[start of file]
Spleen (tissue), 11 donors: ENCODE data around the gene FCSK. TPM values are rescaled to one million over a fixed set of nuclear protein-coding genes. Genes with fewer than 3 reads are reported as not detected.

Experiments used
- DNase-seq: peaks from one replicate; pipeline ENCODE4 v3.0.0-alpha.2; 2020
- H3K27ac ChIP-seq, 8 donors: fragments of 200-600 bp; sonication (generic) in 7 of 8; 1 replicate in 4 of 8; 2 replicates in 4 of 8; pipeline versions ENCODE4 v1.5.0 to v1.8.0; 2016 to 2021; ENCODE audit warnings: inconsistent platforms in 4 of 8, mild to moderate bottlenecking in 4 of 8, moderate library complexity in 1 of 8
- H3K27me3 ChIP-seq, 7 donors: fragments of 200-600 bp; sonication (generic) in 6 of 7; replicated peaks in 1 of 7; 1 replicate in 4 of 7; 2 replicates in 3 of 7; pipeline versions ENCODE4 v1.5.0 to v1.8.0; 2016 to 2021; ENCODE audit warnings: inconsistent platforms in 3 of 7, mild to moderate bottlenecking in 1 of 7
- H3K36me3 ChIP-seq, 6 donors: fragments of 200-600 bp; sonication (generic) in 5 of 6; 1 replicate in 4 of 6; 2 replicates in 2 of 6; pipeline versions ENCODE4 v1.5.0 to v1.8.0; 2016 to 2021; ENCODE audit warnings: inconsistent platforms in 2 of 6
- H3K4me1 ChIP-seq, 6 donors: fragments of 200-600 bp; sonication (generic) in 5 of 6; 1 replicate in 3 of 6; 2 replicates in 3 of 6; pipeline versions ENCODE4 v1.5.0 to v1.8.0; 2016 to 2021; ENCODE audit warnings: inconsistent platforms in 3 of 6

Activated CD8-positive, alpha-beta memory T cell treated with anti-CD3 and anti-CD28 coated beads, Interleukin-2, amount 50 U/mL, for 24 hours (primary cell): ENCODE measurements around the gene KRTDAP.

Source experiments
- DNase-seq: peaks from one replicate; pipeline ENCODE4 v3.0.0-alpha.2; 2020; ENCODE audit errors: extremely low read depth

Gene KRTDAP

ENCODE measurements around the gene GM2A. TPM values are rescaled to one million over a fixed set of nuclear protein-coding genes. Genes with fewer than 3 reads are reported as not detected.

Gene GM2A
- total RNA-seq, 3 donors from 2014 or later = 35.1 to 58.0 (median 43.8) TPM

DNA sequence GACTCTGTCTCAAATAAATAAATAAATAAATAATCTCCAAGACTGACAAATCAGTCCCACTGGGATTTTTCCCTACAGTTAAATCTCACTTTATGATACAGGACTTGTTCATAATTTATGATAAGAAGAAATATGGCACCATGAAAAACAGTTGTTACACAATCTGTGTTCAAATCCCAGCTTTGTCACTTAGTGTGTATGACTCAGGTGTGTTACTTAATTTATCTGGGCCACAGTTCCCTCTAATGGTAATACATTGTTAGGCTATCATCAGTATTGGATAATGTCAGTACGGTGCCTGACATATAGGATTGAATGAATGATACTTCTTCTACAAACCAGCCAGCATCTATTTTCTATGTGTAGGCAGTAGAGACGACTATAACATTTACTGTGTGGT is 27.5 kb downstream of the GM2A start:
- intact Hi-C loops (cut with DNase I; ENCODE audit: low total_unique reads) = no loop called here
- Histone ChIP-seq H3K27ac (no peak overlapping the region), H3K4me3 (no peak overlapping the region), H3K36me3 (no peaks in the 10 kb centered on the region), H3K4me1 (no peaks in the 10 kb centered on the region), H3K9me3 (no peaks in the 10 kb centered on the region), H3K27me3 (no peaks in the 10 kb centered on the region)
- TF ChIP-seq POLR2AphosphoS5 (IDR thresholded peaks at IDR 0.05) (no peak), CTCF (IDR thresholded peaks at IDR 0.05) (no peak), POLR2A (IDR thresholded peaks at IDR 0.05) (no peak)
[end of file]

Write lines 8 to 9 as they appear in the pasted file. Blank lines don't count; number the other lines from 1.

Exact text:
Activated CD8-positive, alpha-beta memory T cell treated with anti-CD3 and anti-CD28 coated beads, Interleukin-2, amount 50 U/mL, for 24 hours (primary cell): ENCODE measurements around the gene KRTDAP.

Source experiments